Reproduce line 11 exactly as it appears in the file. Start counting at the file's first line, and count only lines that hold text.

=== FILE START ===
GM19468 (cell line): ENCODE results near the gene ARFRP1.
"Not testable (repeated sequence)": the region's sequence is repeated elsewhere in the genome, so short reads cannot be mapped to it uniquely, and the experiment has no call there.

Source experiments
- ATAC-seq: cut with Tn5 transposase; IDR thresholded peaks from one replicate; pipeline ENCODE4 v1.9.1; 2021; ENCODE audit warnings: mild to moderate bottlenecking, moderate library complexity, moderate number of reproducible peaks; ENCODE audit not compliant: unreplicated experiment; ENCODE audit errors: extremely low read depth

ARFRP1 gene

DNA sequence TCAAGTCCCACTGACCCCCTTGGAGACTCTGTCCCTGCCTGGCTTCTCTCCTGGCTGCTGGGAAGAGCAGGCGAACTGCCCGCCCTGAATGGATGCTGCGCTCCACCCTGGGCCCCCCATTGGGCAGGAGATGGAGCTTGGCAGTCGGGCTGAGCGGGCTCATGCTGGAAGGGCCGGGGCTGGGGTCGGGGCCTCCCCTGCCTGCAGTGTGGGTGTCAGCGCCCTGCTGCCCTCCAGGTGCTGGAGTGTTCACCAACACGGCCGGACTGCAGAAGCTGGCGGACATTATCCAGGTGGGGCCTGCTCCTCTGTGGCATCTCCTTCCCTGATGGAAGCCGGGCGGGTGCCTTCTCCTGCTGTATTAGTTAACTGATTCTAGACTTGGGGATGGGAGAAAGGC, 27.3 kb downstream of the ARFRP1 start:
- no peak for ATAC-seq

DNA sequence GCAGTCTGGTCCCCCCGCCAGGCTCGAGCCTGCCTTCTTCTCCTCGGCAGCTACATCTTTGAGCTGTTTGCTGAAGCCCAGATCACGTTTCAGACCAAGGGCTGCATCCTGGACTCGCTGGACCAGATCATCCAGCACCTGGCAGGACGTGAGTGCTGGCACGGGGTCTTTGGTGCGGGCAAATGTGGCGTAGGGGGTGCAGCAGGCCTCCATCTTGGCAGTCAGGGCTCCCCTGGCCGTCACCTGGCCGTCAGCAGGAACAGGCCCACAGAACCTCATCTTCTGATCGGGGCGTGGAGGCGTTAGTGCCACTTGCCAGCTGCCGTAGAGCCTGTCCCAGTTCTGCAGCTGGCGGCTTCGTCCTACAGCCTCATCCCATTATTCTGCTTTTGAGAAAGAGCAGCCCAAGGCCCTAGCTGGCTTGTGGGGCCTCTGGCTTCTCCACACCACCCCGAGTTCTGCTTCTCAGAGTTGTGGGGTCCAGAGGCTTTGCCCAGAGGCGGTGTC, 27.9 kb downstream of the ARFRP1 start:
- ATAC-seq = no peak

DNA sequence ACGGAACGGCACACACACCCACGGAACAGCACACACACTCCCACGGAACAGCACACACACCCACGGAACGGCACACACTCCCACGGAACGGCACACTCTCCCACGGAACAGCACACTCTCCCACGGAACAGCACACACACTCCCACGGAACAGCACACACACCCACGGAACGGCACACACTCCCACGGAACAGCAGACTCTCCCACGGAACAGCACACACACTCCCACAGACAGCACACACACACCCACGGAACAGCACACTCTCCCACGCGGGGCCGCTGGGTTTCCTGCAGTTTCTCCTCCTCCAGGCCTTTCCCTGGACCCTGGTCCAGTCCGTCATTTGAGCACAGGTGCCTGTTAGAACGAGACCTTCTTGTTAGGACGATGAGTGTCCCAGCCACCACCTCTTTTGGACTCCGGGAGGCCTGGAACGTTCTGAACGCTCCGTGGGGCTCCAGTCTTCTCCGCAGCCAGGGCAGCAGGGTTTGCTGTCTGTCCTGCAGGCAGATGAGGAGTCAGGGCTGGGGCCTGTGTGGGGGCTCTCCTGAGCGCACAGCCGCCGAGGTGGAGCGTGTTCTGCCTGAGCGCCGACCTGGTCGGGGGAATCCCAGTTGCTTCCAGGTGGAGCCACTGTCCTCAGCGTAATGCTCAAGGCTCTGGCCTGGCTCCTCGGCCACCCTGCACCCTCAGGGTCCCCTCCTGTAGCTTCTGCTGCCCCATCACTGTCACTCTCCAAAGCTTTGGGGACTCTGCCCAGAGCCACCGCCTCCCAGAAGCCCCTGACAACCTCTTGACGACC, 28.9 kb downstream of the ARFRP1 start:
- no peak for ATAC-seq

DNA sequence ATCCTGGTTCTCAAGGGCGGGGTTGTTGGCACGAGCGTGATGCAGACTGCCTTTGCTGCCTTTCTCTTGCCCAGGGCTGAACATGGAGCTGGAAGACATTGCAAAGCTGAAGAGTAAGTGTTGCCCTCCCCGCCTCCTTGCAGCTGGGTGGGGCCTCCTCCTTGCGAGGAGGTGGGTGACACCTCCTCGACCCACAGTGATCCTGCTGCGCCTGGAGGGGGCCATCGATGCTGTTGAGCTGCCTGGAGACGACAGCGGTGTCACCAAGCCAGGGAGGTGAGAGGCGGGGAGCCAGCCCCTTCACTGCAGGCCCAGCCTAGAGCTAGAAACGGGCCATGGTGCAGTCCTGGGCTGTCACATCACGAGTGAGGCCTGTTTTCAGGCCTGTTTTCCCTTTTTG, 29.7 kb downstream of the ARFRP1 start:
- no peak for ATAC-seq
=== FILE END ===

- no peak for ATAC-seq